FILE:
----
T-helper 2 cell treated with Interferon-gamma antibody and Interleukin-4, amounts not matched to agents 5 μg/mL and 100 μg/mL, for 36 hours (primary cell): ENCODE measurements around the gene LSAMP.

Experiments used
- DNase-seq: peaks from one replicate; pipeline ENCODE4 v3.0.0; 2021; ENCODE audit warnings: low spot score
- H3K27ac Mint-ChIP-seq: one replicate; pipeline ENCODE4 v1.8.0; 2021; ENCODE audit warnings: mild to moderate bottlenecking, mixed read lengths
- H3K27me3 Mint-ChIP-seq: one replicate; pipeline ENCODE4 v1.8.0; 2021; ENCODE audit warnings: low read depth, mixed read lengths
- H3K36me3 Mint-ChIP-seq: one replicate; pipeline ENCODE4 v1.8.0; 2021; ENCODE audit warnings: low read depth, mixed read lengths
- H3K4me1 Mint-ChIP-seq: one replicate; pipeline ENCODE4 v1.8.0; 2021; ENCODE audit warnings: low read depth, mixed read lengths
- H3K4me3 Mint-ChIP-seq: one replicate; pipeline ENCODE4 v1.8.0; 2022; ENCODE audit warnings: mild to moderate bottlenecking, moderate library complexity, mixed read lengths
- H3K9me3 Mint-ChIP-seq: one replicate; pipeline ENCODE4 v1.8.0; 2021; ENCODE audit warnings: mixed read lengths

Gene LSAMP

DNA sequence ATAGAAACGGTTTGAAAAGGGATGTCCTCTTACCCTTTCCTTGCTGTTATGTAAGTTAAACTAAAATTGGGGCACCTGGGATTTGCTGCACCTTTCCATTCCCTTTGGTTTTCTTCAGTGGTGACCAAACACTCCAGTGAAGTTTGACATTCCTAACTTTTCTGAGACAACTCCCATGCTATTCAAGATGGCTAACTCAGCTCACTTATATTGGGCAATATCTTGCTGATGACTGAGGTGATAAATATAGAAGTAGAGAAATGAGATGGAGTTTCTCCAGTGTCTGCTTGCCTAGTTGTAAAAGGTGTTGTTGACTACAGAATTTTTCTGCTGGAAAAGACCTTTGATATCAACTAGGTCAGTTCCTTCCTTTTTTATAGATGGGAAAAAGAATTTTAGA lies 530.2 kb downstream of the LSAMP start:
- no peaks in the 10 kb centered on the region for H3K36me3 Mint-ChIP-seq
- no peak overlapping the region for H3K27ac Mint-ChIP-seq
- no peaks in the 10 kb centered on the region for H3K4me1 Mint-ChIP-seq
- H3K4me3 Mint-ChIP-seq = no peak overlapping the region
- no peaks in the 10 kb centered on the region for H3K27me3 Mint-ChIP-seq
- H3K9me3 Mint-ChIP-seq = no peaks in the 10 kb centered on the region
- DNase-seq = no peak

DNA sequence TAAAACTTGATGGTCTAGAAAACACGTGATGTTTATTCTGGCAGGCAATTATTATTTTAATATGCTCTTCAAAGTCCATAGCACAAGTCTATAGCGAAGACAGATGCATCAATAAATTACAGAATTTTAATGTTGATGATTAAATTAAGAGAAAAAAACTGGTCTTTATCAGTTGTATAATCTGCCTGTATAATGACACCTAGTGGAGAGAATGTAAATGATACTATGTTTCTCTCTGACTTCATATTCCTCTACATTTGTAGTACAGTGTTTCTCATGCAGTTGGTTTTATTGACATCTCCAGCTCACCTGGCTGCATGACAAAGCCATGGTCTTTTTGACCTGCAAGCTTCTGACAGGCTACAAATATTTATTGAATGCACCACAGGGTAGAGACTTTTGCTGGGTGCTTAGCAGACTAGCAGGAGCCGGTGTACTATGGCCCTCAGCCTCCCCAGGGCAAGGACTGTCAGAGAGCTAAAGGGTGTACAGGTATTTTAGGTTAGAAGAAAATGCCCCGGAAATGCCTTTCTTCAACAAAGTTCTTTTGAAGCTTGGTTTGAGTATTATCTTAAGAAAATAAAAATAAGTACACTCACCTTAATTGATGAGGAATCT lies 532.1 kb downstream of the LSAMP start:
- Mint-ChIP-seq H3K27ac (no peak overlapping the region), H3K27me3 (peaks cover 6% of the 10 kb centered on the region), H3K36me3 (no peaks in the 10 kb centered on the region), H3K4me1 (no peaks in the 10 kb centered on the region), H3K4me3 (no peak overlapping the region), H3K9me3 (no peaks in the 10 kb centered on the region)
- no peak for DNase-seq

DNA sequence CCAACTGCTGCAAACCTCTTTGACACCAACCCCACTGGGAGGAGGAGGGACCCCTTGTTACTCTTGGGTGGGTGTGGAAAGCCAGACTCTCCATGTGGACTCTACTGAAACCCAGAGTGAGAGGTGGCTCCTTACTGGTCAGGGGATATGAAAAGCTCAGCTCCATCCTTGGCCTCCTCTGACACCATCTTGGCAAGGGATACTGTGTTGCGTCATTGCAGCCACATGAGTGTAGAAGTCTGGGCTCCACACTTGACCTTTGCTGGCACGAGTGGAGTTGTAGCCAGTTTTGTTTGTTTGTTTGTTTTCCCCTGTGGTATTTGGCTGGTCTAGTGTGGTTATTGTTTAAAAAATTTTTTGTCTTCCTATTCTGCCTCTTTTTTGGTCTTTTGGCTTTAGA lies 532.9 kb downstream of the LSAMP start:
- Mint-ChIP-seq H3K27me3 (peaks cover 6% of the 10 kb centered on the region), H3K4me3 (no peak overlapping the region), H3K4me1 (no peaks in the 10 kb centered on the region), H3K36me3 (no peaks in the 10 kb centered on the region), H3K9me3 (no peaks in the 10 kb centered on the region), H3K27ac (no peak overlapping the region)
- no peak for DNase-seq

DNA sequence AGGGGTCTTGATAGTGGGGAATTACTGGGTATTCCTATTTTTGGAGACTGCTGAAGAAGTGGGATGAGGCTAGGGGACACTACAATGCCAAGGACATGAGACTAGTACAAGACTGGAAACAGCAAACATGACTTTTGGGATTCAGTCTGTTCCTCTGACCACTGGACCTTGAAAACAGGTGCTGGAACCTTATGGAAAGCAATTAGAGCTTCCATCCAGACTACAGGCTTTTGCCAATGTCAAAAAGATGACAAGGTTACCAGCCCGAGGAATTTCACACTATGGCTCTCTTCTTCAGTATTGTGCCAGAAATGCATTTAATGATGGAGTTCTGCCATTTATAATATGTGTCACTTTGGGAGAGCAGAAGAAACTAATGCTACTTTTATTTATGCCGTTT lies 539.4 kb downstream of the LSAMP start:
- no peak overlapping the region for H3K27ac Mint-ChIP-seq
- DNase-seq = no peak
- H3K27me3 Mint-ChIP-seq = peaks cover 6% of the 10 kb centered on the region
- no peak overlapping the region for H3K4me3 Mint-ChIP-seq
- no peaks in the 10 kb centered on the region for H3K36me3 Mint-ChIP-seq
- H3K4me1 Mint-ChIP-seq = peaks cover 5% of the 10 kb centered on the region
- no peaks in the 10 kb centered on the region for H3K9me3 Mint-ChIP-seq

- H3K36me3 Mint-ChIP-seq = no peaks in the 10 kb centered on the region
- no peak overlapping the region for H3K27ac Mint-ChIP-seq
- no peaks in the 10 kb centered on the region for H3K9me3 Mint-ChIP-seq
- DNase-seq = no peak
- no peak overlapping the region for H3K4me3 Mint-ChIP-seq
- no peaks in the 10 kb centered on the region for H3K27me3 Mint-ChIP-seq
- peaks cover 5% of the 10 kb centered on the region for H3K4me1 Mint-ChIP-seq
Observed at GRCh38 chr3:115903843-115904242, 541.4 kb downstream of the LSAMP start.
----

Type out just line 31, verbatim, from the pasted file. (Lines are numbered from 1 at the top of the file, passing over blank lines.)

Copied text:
- H3K4me1 Mint-ChIP-seq = peaks cover 5% of the 10 kb centered on the region